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I'm Chels. I blog about science, art, tennis, and my adventures in journalism. Officially, I'm a Science Writer at Brookhaven National Lab and I blog for them, too. Unofficially, I'm pretty awesome.

Or, you know, owsome.

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Posts tagged science

How Your Body Knows Left From Right  |  It’s Okay To Be Smart

I never even thought to wonder why the left side of my body is the left and the right side is the right, but the answer is so unbelievably fascinating that I almost can’t handle it. In my early embryo days (and yours, too!), tiny little hairs in a special bunch of cells began to beat in unison and point to what later became my left side. They washed a current over the outside of my embryo cells leading pressure sensors to turn on a gene that then decided which organs go where. I mean, WHAT?!?! That is so cool! 

Fermilab from above.

Example of one of the 700 plates used by the Sloan Digital Sky Survey telescopes, built at Fermi. They use these to figure out what’s up with the accelerating expansion of the universe.

Copper radio frequency cavity at Fermilab. This is the kind of thing that used electromagnetic waves to zing the particle beam around the Tevatron particle collider.

Tour Brookhaven National Lab 

Got a question on that last post about tours of Brookhaven, so here’s the deal: 

  • Every summer, Brookhaven National Lab opens its gates to the public on four Sundays for free tours. Each one has a different theme, but you get to tour facilities, hear talks from scientists (if you want) and check out the grounds. This year, we’re doing tours of the National Synchrotron Light Source, the Center for Functional Nanomaterials, the National Weather Service station, and the Relativistic Heavy Ion Collider. Click the link above for more info. 

  • If you can’t make it out during the summer (and summer is the best time to come because our particle collider is shut down, so you can GO INSIDE IT), call our tour office and they can help you find a time to visit the Lab. 

brookhavenlab:

Supernova remnants are impossibly stunning. Exploding stars fling a ridiculous amount of energy out across the cosmos, giving us killer images like the one above.

But supernovae also send out extremely energetic charged particles, which can strike and damage cells. Ol’ Mother Earth protects us with a luscious atmosphere and powerful magnetic field, but deep space explorers aren’t so lucky. Astronauts traveling beyond Earth’s orbit are exposed to these powerful, star-born cosmic rays. So how do we protect them and evaluate the risks?

Well, clearly you can’t just send a person out into space and see how long it takes them to develop cancer. So what we work with at the NASA Space Radiation Laboratory are many experiments with different cell types that we expose to this type of radiation here on Earth—and then we use a lot of mathematical manipulations to extrapolate our data into the health risks for people.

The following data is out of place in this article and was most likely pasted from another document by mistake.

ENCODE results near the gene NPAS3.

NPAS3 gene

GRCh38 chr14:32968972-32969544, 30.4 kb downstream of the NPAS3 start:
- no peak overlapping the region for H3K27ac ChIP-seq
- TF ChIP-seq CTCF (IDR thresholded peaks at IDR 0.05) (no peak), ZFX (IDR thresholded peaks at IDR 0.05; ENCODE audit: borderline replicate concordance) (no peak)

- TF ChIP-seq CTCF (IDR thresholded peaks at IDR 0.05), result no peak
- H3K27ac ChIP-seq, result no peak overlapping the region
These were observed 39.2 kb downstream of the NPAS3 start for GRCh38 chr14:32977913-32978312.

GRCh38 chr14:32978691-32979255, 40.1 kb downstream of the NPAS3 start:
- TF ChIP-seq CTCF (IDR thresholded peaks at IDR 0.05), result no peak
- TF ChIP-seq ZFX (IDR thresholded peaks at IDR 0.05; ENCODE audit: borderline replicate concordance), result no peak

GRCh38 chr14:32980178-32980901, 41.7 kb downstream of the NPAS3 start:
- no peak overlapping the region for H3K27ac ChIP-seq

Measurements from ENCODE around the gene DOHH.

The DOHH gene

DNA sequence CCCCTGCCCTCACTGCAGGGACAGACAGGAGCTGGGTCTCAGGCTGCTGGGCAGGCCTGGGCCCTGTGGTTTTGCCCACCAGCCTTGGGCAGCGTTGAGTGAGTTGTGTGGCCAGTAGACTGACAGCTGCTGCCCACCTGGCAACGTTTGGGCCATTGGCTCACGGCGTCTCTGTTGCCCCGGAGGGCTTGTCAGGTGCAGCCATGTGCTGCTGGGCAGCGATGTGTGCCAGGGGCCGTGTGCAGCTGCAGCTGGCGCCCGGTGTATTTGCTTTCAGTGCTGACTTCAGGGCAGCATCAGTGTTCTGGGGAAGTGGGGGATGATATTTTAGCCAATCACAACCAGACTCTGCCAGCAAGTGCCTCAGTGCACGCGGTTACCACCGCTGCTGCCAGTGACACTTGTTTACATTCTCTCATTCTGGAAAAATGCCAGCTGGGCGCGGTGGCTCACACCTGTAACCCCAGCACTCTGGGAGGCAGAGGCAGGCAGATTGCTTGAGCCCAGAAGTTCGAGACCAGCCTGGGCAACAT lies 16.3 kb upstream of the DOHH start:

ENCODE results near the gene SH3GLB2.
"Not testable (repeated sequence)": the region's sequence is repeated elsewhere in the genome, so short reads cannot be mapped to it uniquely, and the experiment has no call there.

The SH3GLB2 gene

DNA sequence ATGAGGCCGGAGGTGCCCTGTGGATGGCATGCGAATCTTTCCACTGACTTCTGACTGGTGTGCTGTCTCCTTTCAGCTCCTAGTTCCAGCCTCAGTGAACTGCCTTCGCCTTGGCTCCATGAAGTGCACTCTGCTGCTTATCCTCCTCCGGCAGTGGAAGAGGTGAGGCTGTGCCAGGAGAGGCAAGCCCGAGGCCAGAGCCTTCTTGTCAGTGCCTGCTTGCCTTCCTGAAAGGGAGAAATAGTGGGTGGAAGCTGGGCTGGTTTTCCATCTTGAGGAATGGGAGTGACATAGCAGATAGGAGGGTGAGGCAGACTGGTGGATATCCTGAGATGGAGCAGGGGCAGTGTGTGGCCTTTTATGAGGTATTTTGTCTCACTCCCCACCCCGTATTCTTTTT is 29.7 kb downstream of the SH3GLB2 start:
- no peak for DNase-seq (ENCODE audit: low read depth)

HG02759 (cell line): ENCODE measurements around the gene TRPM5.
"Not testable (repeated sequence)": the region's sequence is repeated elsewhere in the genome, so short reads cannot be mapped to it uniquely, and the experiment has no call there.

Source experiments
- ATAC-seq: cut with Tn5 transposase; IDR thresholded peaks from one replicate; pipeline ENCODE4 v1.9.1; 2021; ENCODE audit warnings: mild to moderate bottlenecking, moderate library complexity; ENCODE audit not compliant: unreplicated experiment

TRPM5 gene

That’s molecular biologist Peter Guida in a great Popular Mechanics (popmechinterview on the threat to Mars explorers. Guida works at the NASA Space Radiation Laboratory here at Brookhaven Lab, using our accelerators to safely simulate the ion beams blazing through deep space. Go read the whole thing.

One of the coolest places at Brookhaven is the NASA Space Radiation Lab. They do some of the most fascinating work using a beamline that shoots off the side of our atom smasher, the Relativistic Heavy Ion Collider. It might actually be my favorite lab at Brookhaven. 

Wow. It’s Okay To Be Smart explains how the cycle of oxygen and carbon atoms in a really cool, visuals-only video. There’s another video with Joe telling you what you’re looking at, but go ahead and watch this one first. It’s interesting how easy it can be to understand something without much explanation. 

Ethiopia’s blue volcano burns deadly sulphuric gas | New Scientist

"It’s a volcano, but not as we know it. This cerulean eruption takes place in the Danakil Depression, a low-lying plain in Ethiopia. The volcano’s lava is the usual orange-red – the blue comes from flames produced when escaping sulphuric gases burn."

Getting close enough for the photo made the photographer’s skin peel and left his clothes reeking of rotten eggs for weeks, plus it ruined his camera, but he said it was worth it for the shot. I’d say so. 

Dysentery parasite attacks gut by eating cells alive 

It’s “purely malevolent”, says Michael Blennerhassett of Queen’s University in Ontario, Canada, because the amoeba aren’t interested in the cells once they’re dead. This suggests they don’t need to eat them for the nutrients they contain, says Blennerhasset, who was not involved in the study. “This is a previously unsuspected method of attack.”

I wrote a piece on amoebas that live in intestines and wreak havoc by shredding cells apart (and end up causing dysentery, as it happens). My first attempt at writing this article started like this: “There’s a tiny, single-celled creature living in your intestines, and it’s mean.” But don’t freak out, because it’s not in everyone’s intestines, okay?

The whole time I was writing about these little creatures, I was thinking, “Gross gross gross gross gross gross gross.” So, yeah! Go read about this disgusting parasite! Amoebic dysentery is awful! 

We had a really high rate of data transmission. You could have watched Netflix on the moon if you wanted to.

Mihaly Horanyi, a member of the NASA team that operates LADEE, a spacecraft orbiting the moon and working to test a broadband communications system between Earth and the moon using lasers.

Okay, look. If we can get a fucking data stream to the MOON, why does it take my phone so long to load GIFs? Why doesn’t HBOGO work? GIVE US THE GOODS, NASA.

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